It is easy to see the sway Hashimoto holds in light of the above; more than ever, change is needed in a country that, for all its hustle and bustle, seems to be at a standstill. In the eyes of many, his brand of politics is certainly preferential to that of the old guard. Change is needed, and Hashimoto has promised to deliver change.

How effective Hashimoto will be in delivering this change, however, is an entirely different matter. Pointing the metaphoric gun and shooting everything on site may not bode well in a system that has largely been run by mutual backscratching. Farmers and rural dwellers, who hold a disproportionate amount of power in Japanese government, are staunchly opposed to his plan of joining the TPP. While popular in Osaka, recognition of the political firebrand dips as one ventures farther from Kansai region. The internal power struggle between him and ex-Tokyo governor Shintaro Ishihara following the merger of his party with Ishihara’s certainly lends no favour to his cause. Although surmountable, the challenges facing Hashimoto in his quest to the top are not insignificant.

Nonetheless, Hashimoto’s existence in the oft-opaque world of Japanese politics will spark inevitable change. Whether that change is for the better or worse is a matter that can only be told through the passage of time.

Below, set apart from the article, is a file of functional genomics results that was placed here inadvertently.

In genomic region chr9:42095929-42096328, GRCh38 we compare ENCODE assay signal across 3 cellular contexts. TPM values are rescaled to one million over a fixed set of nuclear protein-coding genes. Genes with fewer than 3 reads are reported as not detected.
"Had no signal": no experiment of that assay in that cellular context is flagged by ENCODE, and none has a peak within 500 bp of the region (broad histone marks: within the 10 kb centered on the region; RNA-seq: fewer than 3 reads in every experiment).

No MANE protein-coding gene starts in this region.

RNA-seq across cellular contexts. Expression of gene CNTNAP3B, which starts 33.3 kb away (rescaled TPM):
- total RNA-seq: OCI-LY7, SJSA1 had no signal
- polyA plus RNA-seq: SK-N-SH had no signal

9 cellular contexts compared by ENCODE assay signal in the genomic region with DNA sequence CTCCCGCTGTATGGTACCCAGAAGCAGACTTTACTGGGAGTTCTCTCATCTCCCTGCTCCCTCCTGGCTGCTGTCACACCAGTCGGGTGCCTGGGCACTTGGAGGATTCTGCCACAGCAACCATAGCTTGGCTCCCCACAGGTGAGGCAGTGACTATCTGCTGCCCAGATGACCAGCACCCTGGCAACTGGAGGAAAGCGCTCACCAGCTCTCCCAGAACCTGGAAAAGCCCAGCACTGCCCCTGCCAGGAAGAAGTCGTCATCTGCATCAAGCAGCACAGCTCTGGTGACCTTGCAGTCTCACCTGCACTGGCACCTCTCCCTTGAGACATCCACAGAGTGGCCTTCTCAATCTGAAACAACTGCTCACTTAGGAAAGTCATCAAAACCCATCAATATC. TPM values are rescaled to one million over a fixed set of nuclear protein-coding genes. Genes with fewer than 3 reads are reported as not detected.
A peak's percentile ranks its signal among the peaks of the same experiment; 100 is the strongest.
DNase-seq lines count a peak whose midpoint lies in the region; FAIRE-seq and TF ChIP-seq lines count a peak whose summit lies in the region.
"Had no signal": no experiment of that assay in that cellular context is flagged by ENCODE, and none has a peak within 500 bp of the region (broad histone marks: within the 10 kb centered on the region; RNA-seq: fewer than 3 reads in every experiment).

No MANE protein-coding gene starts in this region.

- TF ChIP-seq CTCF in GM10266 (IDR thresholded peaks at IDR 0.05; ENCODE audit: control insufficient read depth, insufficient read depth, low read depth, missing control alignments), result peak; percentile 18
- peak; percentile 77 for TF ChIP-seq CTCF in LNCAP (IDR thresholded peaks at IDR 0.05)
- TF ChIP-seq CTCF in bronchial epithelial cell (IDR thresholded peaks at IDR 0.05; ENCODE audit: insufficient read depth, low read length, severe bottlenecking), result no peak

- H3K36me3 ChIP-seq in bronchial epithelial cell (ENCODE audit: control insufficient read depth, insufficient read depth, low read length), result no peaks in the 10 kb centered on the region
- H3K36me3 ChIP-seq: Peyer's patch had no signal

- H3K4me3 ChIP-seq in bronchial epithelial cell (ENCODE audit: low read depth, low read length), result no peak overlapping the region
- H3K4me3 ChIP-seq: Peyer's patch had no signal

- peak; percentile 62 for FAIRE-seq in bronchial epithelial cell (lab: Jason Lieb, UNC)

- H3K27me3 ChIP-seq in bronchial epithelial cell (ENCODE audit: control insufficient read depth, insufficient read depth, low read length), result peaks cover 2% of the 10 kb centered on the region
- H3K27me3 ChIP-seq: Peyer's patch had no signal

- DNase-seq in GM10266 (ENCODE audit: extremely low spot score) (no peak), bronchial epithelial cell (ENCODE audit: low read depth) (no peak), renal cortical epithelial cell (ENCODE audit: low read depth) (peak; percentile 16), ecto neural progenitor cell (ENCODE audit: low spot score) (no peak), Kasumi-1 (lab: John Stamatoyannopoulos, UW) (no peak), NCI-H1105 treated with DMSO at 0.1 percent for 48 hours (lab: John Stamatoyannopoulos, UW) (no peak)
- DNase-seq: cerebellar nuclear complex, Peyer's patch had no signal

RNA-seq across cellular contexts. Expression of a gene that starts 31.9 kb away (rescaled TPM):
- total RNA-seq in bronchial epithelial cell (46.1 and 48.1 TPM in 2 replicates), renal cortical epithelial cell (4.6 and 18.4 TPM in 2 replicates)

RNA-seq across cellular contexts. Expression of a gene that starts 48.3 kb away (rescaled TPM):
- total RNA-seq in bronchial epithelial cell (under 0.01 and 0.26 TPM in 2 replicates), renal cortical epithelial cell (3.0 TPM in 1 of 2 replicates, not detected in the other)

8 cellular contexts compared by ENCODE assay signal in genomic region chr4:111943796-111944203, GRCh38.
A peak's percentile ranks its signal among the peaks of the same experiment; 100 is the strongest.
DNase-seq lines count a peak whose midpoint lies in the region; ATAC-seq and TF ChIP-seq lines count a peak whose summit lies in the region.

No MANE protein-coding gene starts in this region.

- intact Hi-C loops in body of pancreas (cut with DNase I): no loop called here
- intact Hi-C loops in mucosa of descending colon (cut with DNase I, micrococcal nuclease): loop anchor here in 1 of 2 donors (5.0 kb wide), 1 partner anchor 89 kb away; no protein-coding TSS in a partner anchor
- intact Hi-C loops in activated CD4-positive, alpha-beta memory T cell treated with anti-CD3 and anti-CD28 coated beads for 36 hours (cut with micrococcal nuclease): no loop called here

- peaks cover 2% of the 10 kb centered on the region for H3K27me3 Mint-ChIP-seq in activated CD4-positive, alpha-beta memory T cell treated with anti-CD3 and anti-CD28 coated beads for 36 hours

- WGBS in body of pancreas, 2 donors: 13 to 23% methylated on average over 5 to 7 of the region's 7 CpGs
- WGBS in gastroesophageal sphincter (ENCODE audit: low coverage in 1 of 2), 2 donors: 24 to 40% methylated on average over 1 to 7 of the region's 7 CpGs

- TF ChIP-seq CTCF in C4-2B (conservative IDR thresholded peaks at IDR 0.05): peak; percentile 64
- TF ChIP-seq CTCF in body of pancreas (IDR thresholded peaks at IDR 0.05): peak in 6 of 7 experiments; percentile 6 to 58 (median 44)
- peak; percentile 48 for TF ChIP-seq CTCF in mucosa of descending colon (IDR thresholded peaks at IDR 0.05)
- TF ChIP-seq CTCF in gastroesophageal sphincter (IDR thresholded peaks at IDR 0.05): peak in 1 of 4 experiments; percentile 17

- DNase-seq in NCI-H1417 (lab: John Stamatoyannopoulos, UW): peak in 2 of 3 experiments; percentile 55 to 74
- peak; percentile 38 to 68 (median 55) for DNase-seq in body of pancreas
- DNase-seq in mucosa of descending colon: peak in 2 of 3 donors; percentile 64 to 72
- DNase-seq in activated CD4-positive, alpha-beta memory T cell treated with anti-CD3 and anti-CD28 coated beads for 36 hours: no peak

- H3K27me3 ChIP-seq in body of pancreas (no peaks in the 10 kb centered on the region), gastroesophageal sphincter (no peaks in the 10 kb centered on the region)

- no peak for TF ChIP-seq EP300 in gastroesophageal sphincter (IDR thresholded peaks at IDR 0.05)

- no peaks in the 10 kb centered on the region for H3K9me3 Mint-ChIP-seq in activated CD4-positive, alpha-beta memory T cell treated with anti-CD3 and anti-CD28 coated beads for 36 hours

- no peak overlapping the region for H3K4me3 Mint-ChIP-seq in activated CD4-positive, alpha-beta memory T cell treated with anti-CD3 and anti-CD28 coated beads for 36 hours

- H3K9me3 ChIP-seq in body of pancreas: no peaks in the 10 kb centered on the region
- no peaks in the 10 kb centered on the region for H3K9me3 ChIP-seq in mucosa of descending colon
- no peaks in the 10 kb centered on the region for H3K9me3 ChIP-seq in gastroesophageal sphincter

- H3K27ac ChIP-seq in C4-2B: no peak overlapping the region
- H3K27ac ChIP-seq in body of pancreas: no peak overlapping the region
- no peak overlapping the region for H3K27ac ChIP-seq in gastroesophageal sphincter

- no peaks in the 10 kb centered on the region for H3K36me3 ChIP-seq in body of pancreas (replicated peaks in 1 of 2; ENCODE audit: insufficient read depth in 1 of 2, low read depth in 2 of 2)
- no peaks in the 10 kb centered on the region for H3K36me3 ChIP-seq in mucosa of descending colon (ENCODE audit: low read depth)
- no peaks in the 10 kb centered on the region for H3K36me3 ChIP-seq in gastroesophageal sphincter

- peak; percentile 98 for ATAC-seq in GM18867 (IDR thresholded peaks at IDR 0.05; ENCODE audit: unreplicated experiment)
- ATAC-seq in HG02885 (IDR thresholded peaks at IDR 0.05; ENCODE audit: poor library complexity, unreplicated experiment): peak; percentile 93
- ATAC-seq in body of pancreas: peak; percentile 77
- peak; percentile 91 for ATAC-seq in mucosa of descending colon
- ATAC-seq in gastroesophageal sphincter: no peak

Mission Statement


お久しぶりです。It has been a while since my last blog entry. Many readers wondered whether I had given up on the Japanese economy, writing emails urging me to consider otherwise. Rest assured, I have not, and will not. Not with the current state it is in.

In order to cure a patient, you have to study medicine and become a doctor first. That is exactly what I have been doing since beginning my undergraduate studies at the Queen’s School of Business 4 months ago. As dry as the material in the mandatory commerce courses is, I am wholly convinced mastering these concepts is essential in forming the foundation from which greater endeavours emerge – endeavours that include rectifying everything the stifling bureaucracy at Nagatacho has not been able to do. Herculean? Perhaps. But in the words of the former British Prime Minister Benjamin Disraeli, “Change is inevitable. Change is constant.” My raison d’etre is, of course, to push that change along.

Much has changed in Japan since my last post. I have the sinking feeling few of these changes have been for the better. The next prime minister will either be an indecisive loach, or the Japanese equivalent of Dick Cheney. The private sector has been hanged, drawn and quartered, not least because of ex-governor Shintaro ishihara’s decision to “buy” the Senkaku Islands. I do not know, nor do I want to know, what being asphyxiated feels like. But from looking on hopelessly as the nation continues to crumble, I have a pretty accurate guess.

In the Land of the Rising Sun, the sun is setting. It is a natural and unstoppable phenomenon. There is nothing anyone can do to reverse the aging population or stem the growing competitiveness of developing countries in this cutthroat, dog-eat-dog world. Attempting to compete by imitation will only result in disaster. The important thing to do now is to get used to the new environment. Build houses that shield against sharp winds. Buy a furnace to endure the bitter cold. Adapt, and survive.